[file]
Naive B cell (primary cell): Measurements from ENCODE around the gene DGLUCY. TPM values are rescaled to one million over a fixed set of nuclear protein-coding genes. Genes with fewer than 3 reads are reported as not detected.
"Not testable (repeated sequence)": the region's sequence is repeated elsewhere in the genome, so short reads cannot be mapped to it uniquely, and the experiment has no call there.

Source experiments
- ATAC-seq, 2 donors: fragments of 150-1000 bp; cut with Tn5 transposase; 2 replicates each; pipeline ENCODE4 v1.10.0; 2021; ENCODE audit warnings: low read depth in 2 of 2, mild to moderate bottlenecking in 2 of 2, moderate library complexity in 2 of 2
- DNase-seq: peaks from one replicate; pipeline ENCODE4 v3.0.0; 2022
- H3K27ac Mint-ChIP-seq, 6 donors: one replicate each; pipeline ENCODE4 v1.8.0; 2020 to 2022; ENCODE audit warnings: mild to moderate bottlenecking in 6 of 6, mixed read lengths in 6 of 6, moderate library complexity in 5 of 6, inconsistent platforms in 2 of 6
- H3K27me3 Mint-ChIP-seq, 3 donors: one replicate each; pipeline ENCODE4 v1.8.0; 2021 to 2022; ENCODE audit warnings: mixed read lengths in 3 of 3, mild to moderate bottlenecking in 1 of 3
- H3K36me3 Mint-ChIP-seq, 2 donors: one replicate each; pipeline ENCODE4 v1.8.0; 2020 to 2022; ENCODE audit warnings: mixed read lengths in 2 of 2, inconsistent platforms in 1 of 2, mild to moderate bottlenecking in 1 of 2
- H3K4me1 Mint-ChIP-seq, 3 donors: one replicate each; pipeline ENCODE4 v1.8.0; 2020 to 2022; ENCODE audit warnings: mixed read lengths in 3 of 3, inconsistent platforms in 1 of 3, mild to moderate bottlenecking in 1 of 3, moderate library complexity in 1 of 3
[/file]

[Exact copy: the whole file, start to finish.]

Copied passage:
Naive B cell (primary cell): Measurements from ENCODE around the gene DGLUCY. TPM values are rescaled to one million over a fixed set of nuclear protein-coding genes. Genes with fewer than 3 reads are reported as not detected.
"Not testable (repeated sequence)": the region's sequence is repeated elsewhere in the genome, so short reads cannot be mapped to it uniquely, and the experiment has no call there.

Source experiments
- ATAC-seq, 2 donors: fragments of 150-1000 bp; cut with Tn5 transposase; 2 replicates each; pipeline ENCODE4 v1.10.0; 2021; ENCODE audit warnings: low read depth in 2 of 2, mild to moderate bottlenecking in 2 of 2, moderate library complexity in 2 of 2
- DNase-seq: peaks from one replicate; pipeline ENCODE4 v3.0.0; 2022
- H3K27ac Mint-ChIP-seq, 6 donors: one replicate each; pipeline ENCODE4 v1.8.0; 2020 to 2022; ENCODE audit warnings: mild to moderate bottlenecking in 6 of 6, mixed read lengths in 6 of 6, moderate library complexity in 5 of 6, inconsistent platforms in 2 of 6
- H3K27me3 Mint-ChIP-seq, 3 donors: one replicate each; pipeline ENCODE4 v1.8.0; 2021 to 2022; ENCODE audit warnings: mixed read lengths in 3 of 3, mild to moderate bottlenecking in 1 of 3
- H3K36me3 Mint-ChIP-seq, 2 donors: one replicate each; pipeline ENCODE4 v1.8.0; 2020 to 2022; ENCODE audit warnings: mixed read lengths in 2 of 2, inconsistent platforms in 1 of 2, mild to moderate bottlenecking in 1 of 2
- H3K4me1 Mint-ChIP-seq, 3 donors: one replicate each; pipeline ENCODE4 v1.8.0; 2020 to 2022; ENCODE audit warnings: mixed read lengths in 3 of 3, inconsistent platforms in 1 of 3, mild to moderate bottlenecking in 1 of 3, moderate library complexity in 1 of 3